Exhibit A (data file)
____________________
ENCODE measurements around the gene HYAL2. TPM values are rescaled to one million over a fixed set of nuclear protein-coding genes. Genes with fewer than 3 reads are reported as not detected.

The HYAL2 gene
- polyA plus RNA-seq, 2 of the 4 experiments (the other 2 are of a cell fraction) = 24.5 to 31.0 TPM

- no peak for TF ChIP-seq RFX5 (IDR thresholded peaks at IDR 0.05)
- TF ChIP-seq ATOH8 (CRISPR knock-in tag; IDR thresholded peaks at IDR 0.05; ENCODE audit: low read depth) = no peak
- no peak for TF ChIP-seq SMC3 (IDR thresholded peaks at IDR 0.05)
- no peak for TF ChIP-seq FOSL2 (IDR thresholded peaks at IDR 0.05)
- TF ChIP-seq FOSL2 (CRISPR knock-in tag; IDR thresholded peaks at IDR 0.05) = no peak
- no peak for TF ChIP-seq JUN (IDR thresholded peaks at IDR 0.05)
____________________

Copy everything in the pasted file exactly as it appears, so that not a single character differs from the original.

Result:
ENCODE measurements around the gene HYAL2. TPM values are rescaled to one million over a fixed set of nuclear protein-coding genes. Genes with fewer than 3 reads are reported as not detected.

The HYAL2 gene
- polyA plus RNA-seq, 2 of the 4 experiments (the other 2 are of a cell fraction) = 24.5 to 31.0 TPM

- no peak for TF ChIP-seq RFX5 (IDR thresholded peaks at IDR 0.05)
- TF ChIP-seq ATOH8 (CRISPR knock-in tag; IDR thresholded peaks at IDR 0.05; ENCODE audit: low read depth) = no peak
- no peak for TF ChIP-seq SMC3 (IDR thresholded peaks at IDR 0.05)
- no peak for TF ChIP-seq FOSL2 (IDR thresholded peaks at IDR 0.05)
- TF ChIP-seq FOSL2 (CRISPR knock-in tag; IDR thresholded peaks at IDR 0.05) = no peak
- no peak for TF ChIP-seq JUN (IDR thresholded peaks at IDR 0.05)